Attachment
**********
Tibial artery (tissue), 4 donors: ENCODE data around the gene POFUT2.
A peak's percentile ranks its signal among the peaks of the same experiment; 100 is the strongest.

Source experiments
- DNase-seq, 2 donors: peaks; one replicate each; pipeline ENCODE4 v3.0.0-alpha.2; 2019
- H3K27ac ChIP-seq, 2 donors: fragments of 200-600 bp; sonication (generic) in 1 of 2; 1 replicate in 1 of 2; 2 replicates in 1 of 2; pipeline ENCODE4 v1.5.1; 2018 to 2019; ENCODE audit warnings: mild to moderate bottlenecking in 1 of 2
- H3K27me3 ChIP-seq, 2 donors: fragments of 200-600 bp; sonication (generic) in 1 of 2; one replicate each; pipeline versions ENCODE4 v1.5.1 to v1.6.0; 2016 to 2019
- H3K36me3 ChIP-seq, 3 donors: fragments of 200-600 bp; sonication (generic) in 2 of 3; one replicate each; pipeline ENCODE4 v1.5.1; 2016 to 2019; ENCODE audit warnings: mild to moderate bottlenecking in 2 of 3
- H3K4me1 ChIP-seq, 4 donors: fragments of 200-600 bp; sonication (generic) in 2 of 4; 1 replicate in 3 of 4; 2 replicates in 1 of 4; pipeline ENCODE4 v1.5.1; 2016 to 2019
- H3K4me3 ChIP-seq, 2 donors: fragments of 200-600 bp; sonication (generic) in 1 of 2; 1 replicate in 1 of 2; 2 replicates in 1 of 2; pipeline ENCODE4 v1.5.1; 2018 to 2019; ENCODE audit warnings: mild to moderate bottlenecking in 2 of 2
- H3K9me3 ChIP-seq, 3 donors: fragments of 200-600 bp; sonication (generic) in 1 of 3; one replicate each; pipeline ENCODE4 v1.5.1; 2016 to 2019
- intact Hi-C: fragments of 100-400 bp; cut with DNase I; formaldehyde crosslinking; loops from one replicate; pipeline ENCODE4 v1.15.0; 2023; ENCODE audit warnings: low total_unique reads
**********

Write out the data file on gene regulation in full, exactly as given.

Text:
Tibial artery (tissue), 4 donors: ENCODE data around the gene POFUT2.
A peak's percentile ranks its signal among the peaks of the same experiment; 100 is the strongest.

Source experiments
- DNase-seq, 2 donors: peaks; one replicate each; pipeline ENCODE4 v3.0.0-alpha.2; 2019
- H3K27ac ChIP-seq, 2 donors: fragments of 200-600 bp; sonication (generic) in 1 of 2; 1 replicate in 1 of 2; 2 replicates in 1 of 2; pipeline ENCODE4 v1.5.1; 2018 to 2019; ENCODE audit warnings: mild to moderate bottlenecking in 1 of 2
- H3K27me3 ChIP-seq, 2 donors: fragments of 200-600 bp; sonication (generic) in 1 of 2; one replicate each; pipeline versions ENCODE4 v1.5.1 to v1.6.0; 2016 to 2019
- H3K36me3 ChIP-seq, 3 donors: fragments of 200-600 bp; sonication (generic) in 2 of 3; one replicate each; pipeline ENCODE4 v1.5.1; 2016 to 2019; ENCODE audit warnings: mild to moderate bottlenecking in 2 of 3
- H3K4me1 ChIP-seq, 4 donors: fragments of 200-600 bp; sonication (generic) in 2 of 4; 1 replicate in 3 of 4; 2 replicates in 1 of 4; pipeline ENCODE4 v1.5.1; 2016 to 2019
- H3K4me3 ChIP-seq, 2 donors: fragments of 200-600 bp; sonication (generic) in 1 of 2; 1 replicate in 1 of 2; 2 replicates in 1 of 2; pipeline ENCODE4 v1.5.1; 2018 to 2019; ENCODE audit warnings: mild to moderate bottlenecking in 2 of 2
- H3K9me3 ChIP-seq, 3 donors: fragments of 200-600 bp; sonication (generic) in 1 of 3; one replicate each; pipeline ENCODE4 v1.5.1; 2016 to 2019
- intact Hi-C: fragments of 100-400 bp; cut with DNase I; formaldehyde crosslinking; loops from one replicate; pipeline ENCODE4 v1.15.0; 2023; ENCODE audit warnings: low total_unique reads